# A solid disk, spinning counter-clockwise, has a mass of 8 kg and a radius of 5/2 m. If a point on the edge of the disk is moving at 5/8 m/s in the direction perpendicular to the disk's radius, what is the disk's angular momentum and velocity?

Apr 19, 2016

$\ldots .$

#### Explanation:

$r = \frac{5}{2} m$, The circumference of the disk is $C = 2 \setminus \pi r$

Because a point on the outside of the disk moves along the circumference with $v = \frac{5}{8} \frac{m}{s}$, one rotation is completed in

$T = \frac{C}{v} = \frac{2 \setminus \pi r}{v}$

The angular velocity, $w$, has units of radians per second. One rotation has $2 \setminus \pi$ radians so

$w = \frac{2 \setminus \pi}{T} = \frac{v}{r} = 0.25$ radians per second

As a side note, you could obtain this immediately if you are familiar with the expression ${v}_{\setminus} \textrm{p e r p e n \mathrm{di} c \underline{a} r} = w \setminus \times r$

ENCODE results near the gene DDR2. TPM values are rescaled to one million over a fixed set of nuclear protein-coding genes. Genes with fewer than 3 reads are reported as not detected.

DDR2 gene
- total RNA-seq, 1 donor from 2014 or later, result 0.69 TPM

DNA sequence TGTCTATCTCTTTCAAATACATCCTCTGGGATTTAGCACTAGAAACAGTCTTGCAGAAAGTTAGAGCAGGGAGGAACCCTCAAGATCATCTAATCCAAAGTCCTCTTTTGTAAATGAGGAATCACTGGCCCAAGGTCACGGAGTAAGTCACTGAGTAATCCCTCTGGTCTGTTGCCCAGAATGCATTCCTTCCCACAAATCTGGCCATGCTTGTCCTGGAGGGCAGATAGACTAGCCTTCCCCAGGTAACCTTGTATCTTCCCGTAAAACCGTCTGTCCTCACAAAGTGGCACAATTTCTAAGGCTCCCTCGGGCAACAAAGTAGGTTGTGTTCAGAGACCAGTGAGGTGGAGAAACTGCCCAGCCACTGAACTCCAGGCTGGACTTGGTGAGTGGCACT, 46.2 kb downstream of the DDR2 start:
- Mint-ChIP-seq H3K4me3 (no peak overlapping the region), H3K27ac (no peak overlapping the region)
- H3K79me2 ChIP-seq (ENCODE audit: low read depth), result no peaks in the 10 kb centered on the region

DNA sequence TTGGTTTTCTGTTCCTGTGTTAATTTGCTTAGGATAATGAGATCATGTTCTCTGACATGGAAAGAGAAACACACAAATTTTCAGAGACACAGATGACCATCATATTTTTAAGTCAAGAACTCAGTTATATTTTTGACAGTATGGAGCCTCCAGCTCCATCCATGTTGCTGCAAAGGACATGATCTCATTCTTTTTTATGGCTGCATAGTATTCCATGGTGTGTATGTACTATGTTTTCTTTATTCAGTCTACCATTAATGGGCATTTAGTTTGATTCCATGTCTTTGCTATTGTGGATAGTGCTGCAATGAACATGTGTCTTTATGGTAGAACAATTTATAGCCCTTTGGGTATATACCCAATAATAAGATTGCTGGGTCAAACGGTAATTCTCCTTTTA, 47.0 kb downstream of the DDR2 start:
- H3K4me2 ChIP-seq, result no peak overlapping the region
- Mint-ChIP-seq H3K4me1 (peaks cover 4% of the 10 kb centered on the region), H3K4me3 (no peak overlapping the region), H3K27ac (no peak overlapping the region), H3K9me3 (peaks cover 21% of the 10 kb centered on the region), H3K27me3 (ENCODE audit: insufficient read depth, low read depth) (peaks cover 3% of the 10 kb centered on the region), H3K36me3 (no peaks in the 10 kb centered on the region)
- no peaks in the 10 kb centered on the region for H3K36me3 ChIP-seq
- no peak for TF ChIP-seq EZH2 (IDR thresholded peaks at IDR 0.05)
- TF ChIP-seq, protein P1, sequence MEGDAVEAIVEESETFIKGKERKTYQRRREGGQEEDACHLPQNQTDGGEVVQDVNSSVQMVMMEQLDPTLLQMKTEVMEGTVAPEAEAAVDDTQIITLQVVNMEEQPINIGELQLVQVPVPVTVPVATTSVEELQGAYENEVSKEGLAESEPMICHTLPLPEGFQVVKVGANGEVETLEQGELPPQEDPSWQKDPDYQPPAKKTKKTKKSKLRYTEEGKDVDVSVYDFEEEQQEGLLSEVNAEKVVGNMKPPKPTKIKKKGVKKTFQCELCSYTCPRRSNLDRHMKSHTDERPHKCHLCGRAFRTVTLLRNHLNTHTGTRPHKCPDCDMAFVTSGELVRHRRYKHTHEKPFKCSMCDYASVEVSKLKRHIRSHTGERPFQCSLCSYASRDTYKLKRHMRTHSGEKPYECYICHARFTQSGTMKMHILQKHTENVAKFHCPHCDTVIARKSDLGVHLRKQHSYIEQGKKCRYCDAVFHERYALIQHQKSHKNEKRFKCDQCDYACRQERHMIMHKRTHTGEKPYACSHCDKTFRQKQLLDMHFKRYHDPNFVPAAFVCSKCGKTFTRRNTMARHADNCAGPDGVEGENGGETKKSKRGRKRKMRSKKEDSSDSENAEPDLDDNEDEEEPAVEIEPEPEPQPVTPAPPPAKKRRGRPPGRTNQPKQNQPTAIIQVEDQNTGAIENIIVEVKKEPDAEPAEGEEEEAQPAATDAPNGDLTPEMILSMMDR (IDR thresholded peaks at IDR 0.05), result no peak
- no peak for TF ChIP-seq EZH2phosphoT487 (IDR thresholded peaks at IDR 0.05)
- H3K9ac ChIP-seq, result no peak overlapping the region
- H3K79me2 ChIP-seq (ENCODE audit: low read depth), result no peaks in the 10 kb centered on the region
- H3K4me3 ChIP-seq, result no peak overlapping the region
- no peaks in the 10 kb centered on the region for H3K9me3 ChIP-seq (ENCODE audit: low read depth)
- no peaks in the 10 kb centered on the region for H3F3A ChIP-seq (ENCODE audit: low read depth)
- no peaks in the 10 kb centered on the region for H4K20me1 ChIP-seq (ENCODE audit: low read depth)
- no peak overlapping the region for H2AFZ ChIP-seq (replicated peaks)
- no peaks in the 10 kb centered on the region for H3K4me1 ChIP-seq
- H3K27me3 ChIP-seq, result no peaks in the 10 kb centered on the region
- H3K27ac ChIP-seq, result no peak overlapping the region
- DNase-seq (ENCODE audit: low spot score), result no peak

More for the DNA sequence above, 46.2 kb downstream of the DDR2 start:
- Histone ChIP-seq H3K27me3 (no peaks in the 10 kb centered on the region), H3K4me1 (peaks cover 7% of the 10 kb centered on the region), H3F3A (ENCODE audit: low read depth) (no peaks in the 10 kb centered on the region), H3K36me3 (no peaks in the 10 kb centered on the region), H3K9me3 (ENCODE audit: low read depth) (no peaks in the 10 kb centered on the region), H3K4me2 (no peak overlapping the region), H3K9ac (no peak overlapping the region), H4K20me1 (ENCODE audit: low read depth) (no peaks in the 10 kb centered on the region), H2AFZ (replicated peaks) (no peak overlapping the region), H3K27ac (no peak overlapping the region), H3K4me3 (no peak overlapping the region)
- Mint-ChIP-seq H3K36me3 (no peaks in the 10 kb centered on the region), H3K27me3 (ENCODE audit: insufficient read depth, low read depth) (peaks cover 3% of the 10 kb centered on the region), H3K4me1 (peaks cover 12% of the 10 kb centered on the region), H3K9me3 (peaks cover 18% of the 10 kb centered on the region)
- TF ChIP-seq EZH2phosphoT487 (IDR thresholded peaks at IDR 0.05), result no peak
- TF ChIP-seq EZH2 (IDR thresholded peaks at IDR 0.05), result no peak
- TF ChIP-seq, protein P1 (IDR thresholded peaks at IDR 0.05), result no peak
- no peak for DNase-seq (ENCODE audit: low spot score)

The angular momentum of the disk is $L = I w$, where $I$ is the inertia of the disk. You could obtain the inertia by integration, or just look it up in a table.

For a uniform disk, $I = \frac{1}{2} m {R}^{2} = 25 \setminus \quad k g \setminus \cdot {m}^{2}$.

Therefore,

$L = I w = 6.25 \setminus \quad k g \setminus \cdot {m}^{2} / s$

Done, but if you wanted to solve for the inertia on your own without looking it up, you would have to integrate.

Assume the disk has uniform density $\setminus \sigma = \frac{m a s s}{a r e a} = \frac{m}{\setminus \pi {R}^{2}}$

$I = \setminus \int {r}^{2} \mathrm{dm} = \setminus \int {r}^{2} \left(\setminus \sigma \mathrm{dA}\right)$

where $\mathrm{dm} = \setminus \sigma \mathrm{dA}$. You just need to substitute $\left(\mathrm{dA} = r \setminus \quad d \setminus \phi \setminus \quad \mathrm{dr}\right)$ and integrate to get the answer, $I = \frac{1}{2} m {R}^{2}$.